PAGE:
LINKS: Managing mental health in the Perth Children’s Court, a collaborative approach.

Ms Mahi Weiss1, Mr  Andrew MacDonald1

1Department Of Justice, Perth, Australia

In 2009/2010 2469 youth appeared before the Perth Children’s Court on criminal matters.  Based on national data, it was hypothesised that approximately 26% of these youth are likely to have mental health concerns.  A significant gap in mental health services for youth was identified.

In 2013 LINKS was established to meet this need. Links, is a community-based multi-disciplinary, multi-agency referral service comprised of Clinicians from Department of Justice and Health and Justice and Support Co-ordinators from a non-government provider (Outcare).    LINKS provides assistance to the Perth Children’s Court to improve co-ordination and communication between the criminal justice system, judiciary and community-based mental health services.  LINKS promotes early assessment and intervention that addresses a young person’s mental health and psycho-social needs.

Engagement with LINKS is voluntary and occurs parallel to Court processes. LINKS takes referrals from multiple sources including Magistrates, lawyers’ custody, bail services and self-referral.

Evaluation of the LINKS program has demonstrated that:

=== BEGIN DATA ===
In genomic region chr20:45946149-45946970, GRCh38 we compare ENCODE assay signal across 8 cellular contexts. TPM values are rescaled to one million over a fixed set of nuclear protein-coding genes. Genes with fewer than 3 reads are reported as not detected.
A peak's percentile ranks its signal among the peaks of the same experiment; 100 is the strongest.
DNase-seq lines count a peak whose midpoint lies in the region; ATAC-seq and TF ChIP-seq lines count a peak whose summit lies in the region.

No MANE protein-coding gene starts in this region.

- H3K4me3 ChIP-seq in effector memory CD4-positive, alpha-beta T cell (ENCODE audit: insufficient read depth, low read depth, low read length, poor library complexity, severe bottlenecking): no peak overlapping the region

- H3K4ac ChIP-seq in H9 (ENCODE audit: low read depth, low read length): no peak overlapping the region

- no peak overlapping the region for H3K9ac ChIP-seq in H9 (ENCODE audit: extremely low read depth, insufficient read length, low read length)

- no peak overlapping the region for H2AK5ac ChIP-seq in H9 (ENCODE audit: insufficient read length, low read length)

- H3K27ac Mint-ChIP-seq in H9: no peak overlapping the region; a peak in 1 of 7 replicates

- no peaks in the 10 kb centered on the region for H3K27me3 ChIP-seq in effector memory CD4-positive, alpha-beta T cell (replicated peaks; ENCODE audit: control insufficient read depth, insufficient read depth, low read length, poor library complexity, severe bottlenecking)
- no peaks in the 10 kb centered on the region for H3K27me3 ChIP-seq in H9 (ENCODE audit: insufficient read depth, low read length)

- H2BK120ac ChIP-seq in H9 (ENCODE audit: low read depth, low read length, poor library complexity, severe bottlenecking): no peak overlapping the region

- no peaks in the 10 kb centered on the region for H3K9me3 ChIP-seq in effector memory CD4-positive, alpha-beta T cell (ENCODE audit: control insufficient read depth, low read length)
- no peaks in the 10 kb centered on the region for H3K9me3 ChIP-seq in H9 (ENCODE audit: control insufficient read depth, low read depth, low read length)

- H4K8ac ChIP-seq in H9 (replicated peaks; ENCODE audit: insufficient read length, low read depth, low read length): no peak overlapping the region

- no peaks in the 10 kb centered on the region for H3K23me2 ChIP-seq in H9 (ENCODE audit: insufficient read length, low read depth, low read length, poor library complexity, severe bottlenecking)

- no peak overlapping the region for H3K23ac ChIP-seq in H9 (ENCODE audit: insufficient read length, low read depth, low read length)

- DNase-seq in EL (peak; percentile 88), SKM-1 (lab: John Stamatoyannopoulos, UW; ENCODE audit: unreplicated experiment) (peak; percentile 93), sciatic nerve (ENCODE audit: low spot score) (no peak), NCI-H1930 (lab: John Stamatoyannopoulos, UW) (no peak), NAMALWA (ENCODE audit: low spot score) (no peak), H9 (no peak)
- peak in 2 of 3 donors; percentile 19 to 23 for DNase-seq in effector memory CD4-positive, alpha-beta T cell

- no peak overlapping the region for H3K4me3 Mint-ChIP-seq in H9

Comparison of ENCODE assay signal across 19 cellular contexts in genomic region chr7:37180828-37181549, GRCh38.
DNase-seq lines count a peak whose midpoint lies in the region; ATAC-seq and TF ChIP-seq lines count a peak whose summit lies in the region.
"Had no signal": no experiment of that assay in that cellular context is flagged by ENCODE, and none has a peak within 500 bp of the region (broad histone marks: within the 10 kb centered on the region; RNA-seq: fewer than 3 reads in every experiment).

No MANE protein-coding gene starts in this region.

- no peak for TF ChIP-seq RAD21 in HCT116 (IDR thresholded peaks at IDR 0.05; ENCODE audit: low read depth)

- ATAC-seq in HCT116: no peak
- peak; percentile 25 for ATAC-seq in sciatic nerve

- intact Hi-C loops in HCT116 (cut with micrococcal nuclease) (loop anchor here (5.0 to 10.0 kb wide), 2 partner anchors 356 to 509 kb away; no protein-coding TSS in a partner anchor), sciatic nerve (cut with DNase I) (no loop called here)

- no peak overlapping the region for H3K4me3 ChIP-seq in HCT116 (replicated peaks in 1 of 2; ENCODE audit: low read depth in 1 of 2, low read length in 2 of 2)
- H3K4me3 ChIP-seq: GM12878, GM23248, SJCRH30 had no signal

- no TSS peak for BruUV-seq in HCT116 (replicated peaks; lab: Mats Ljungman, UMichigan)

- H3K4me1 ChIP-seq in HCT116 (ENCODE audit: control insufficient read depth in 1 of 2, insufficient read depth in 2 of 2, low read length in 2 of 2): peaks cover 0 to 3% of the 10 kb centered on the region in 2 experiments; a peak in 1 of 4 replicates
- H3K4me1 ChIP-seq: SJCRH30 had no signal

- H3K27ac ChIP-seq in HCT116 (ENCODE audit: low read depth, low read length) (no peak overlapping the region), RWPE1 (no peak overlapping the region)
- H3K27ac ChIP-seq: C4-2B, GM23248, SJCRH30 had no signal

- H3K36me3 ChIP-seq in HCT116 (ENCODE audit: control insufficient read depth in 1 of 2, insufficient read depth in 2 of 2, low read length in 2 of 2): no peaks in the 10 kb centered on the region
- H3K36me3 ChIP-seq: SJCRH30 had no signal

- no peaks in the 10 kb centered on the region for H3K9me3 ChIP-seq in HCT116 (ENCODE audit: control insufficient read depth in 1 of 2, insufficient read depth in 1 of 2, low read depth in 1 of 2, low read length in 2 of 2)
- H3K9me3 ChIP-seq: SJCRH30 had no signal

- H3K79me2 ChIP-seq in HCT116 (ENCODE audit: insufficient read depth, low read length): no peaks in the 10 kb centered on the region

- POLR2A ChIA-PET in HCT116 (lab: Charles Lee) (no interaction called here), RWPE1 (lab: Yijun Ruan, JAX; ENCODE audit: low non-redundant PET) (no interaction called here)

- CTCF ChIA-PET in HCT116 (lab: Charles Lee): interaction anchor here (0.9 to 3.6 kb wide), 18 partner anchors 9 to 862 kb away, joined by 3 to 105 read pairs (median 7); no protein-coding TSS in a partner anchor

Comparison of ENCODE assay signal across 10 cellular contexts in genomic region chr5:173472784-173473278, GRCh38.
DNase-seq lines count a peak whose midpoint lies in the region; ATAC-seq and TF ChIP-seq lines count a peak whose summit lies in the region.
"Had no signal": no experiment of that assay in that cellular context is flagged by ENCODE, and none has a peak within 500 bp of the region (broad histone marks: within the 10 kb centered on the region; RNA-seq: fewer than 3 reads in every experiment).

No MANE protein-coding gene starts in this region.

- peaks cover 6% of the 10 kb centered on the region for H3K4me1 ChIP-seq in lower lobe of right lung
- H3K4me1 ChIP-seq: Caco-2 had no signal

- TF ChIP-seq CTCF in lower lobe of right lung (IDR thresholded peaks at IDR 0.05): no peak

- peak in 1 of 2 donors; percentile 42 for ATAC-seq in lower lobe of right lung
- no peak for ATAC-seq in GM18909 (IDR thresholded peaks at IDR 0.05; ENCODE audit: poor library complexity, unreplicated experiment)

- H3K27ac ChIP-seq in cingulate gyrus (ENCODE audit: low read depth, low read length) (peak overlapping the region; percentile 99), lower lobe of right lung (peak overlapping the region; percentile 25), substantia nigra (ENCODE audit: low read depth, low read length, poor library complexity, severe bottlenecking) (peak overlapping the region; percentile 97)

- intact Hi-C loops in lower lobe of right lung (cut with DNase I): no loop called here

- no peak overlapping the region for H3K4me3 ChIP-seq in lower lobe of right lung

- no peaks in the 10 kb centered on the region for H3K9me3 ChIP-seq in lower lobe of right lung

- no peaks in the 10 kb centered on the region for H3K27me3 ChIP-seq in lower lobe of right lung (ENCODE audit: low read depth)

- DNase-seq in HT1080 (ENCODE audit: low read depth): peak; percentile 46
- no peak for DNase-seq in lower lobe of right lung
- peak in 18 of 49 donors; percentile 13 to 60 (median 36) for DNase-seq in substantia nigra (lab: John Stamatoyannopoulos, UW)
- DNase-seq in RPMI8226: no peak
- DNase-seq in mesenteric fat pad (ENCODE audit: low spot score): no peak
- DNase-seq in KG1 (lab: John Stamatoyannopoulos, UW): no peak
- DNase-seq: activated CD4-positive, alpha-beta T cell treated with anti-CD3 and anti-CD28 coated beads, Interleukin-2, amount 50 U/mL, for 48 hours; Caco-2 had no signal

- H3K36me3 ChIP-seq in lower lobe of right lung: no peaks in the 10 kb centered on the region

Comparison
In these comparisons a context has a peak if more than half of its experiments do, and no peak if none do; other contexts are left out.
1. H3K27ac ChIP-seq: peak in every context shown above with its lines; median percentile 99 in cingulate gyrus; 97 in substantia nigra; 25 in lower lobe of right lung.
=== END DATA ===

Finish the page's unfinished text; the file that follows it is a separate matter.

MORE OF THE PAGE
             86% of cases referred to Links received a formal mental health assessment, equating to approximately 305 assessments per year.

             57% of young people referred to Links had no history with public mental health services and 92% were not currently engaged with a mental health service.

             Of those who are case managed by Links, 88% experience clinical improvement and 77% are deemed to be at reduced risk of causing harm to themselves or others after engaging with Links.

             82% of cases had at least one identified need met by the closure date.


Mahi Weiss has worked as a Clinical Psychologist in Youth Justice for the WA Department of Justice for nine years and is currently in the role of Team Leader for the Links Youth Mental Health Support Program.  Prior to this she worked as a Youth Justice Officer since 2005 giving her over 13 years’ experience working with young people, and their families, who display violent and anti-social behaviour.  She has extensive experience working in a custodial setting and is aware of the challenges in managing mental health issues in a correctional setting.  Mahi has a particular interest in the impact of trauma on youth in the correctional setting.  She has provided numerous expert witness reports to the Courts’ including pre-sentence reports and those addressing fitness to stand trial, and has provided training on working with young people in a forensic context at a Departmental-level.